Before you break ground on your next trenching project, it’s crucial to ensure you’re taking all necessary steps to keep your operators safe. Avoid getting hurt on the job, disrupting existing utilities, and damaging your valuable equipment by taking the time to conduct pre-use equipment examinations and jobsite evaluations. A critical eye and care for your operators will help you keep your excavation jobs safe and efficient.
You should conduct most of your safety checks before your trencher even touches the soil. First, you’ll want to examine the basics: your machine’s engine, hydraulics, belts, and tracks. After you’ve inspected these elements, use this helpful list to inspect your equipment in entirety.
- Make sure you have your Ditch Witch trencher owner’s manual present so you can investigate model-specific requirements and specifications.
- Refer to your relevant parts manual to ensure the guards, shields, and stow locks are in place and not damaged.
- Check your trencher for any leaks and loose or damaged hoses.
- Ensure all hardware and fasteners are tightened securely.
- Test that the ground drive is responsive to controls in both directions, and that, when disengaged, the ground drive stops in an adequate range.
- Make sure the steering is responsive in all directions.
Conducting a thorough exam of your trench digger will help you avoid any unnecessary injuries or equipment repair down the road. For a comprehensive checklist to take with you on your next trenching project, check out Ditch Witch’s official Trencher Safety Checklist.
What about trencher transport?
If you’re towing your trencher offsite, don’t forget to attach your trailer and tow vehicle securely when loading. Ensure the parking brake of the tow vehicle is set before loading, then lower the equipment throttle and load the equipment onto the tow vehicle. Once securely on the tow vehicle, make sure the equipment parking brake is set; reverse this order for offloading your equipment at your jobsite.
After you’ve examined and offloaded your equipment, you can turn to your jobsite. It’s crucial to mark your proposed jobsite and call the national 811 number to ensure relevant utility lines are located and marked at least 48 hours before you break ground. Some towns, cities, and states have specific utility regulations, so investigate local regulations to see if you will need to speak with individual utility providers.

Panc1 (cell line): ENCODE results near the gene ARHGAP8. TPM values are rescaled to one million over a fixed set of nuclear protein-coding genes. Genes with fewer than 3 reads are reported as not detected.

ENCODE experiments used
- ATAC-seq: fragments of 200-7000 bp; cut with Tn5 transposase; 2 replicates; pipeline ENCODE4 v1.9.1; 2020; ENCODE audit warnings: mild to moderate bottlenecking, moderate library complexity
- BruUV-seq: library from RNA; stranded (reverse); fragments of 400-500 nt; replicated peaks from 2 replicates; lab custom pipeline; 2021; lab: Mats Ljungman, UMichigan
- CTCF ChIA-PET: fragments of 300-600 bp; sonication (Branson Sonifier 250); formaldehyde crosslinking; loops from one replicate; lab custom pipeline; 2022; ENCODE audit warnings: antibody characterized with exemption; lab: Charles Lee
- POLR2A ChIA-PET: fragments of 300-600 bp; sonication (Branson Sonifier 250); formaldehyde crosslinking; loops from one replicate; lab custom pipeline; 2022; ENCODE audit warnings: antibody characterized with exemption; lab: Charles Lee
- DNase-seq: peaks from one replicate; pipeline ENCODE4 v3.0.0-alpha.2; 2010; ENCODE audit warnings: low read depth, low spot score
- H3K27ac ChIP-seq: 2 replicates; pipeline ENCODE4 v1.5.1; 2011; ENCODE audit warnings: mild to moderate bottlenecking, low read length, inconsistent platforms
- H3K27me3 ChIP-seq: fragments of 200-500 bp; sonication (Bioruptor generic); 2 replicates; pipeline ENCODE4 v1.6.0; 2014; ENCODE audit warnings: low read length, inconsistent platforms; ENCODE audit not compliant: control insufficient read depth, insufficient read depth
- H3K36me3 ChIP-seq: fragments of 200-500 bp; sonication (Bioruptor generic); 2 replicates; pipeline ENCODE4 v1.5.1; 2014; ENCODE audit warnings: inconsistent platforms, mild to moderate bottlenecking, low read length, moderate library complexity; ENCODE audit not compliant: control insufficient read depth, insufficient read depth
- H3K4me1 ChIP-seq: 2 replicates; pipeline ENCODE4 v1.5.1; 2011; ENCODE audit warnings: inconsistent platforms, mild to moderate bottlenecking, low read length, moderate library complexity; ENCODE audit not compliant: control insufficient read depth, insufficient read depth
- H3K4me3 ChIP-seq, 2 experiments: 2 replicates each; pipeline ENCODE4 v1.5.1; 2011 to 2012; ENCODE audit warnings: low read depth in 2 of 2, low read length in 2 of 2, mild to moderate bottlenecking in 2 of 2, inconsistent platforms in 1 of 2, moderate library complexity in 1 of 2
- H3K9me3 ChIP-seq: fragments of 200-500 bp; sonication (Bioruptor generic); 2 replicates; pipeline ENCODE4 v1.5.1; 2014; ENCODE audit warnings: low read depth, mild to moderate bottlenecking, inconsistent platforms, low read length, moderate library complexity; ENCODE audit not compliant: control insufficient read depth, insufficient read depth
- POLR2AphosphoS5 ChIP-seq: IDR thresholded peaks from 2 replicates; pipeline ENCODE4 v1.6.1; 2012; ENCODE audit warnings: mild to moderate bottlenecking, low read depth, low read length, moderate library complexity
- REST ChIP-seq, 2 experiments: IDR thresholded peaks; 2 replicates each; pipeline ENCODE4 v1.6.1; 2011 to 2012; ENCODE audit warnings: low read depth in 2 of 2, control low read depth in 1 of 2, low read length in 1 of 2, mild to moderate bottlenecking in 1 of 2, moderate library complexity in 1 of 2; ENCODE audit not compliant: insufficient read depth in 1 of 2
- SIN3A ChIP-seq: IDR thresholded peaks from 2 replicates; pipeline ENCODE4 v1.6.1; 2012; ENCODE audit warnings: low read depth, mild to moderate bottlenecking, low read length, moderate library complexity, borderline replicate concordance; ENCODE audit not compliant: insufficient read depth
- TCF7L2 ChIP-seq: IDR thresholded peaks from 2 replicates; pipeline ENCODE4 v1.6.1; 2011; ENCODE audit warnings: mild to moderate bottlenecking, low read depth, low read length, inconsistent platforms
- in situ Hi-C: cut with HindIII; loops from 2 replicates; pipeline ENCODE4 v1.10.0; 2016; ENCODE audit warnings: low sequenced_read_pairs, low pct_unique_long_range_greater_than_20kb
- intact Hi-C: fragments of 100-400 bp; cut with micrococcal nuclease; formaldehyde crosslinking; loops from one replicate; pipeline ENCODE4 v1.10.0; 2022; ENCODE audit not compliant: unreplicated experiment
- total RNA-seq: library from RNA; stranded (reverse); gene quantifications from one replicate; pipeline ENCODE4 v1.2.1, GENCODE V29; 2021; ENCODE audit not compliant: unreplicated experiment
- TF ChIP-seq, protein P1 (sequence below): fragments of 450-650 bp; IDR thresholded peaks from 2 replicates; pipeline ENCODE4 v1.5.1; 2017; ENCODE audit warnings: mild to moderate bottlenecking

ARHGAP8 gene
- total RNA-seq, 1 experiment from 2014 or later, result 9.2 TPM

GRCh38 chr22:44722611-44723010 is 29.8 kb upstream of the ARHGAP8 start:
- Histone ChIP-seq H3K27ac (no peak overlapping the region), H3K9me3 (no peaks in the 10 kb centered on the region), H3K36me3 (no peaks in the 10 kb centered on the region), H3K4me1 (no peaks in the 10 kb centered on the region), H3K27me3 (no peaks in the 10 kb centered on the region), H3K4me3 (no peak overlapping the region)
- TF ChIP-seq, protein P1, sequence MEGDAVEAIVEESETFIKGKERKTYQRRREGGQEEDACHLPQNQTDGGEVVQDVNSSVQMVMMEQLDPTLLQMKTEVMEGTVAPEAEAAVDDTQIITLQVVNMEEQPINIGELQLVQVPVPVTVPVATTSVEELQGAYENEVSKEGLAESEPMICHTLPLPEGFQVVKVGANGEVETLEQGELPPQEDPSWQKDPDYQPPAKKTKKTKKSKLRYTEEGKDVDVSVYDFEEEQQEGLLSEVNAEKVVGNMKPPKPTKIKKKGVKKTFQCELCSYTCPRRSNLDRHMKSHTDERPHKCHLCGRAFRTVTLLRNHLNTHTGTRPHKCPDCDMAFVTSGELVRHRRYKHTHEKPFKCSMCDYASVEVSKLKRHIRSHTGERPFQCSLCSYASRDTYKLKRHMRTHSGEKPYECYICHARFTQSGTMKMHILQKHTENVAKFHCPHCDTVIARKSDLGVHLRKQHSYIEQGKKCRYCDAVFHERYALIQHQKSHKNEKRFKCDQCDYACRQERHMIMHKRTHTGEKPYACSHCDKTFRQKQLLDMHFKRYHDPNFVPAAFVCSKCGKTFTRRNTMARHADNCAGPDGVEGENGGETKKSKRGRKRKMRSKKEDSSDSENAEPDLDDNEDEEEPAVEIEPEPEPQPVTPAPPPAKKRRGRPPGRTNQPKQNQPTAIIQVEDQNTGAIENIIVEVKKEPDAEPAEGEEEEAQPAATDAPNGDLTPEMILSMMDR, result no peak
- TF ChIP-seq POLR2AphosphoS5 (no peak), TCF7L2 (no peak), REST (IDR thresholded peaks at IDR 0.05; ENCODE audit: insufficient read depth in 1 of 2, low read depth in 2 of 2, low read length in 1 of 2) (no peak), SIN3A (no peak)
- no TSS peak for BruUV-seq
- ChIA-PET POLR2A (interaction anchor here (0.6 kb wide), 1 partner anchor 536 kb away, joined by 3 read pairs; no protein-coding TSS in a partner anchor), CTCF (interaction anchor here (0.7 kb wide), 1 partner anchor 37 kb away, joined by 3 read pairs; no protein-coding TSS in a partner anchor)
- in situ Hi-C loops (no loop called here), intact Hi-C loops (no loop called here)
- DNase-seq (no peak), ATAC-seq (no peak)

Once you’re approved for excavation and have arrived at the site, scan the area for any hazards; look out for curbs, slabs, fences, difficult landscaping, utility cables or wires, and any other object that could cause harm to you or your equipment. Remove any hazardous items that you can and set up a “danger zone.”
Defining Your “Danger Zone”
Your “danger zone” is the perimeter around your site, beyond which is safe for bystanders. In your trenching project, your zone should extend to 6 feet beyond the furthest reach of trencher attachments. That means bystanders should be at least 6 feet from the tip of a backhoe or other attachment during operation. If you’re planning to use a drilling attachment, extend your danger zone to 10 feet beyond the attachment reach point.
The strict enforcement of this zone – even when using a small trencher or walk-behind trencher – assures that bystanders and fellow contractors don’t trip and fall into your trench, get hit by debris thrown by your machinery, or any other multitude of potential safety hazards. Keep your bystanders safe by adhering to your danger zone without question.
Once you’ve made sure your equipment and surrounding environment are hazard-free, it’s time to get to work. While you’re on your machine, be on the lookout for low-hanging branches or wires, to avoid hitting your head or catching on debris. You should also make a note of where other contractors and bystanders are, to ensure they are outside of the danger zone.
Keep in mind the terrain of your project site. If you’re working on a sloped surface, make sure to operate your equipment directly up and down the slope, not across the hill; this will help prevent your equipment from tipping. If you’re using a walk-behind trencher, stay on the uphill side of your trench digger. Stay aware of any environmental changes or obstacles and stop operating your equipment if you sense danger to yourself or any bystanders.
By thoroughly inspecting your equipment (before and after reaching the job site), clearing your jobsite of potential hazards, setting a danger zone, and maintaining onsite awareness, you can keep yourself and your operators safe on your next excavation project. When in doubt, check your owner’s manual or visit one of our experts at your local Ditch Witch dealer.
Have a project coming up and looking for a trencher for sale or a trencher rental? Our team can help with that, too.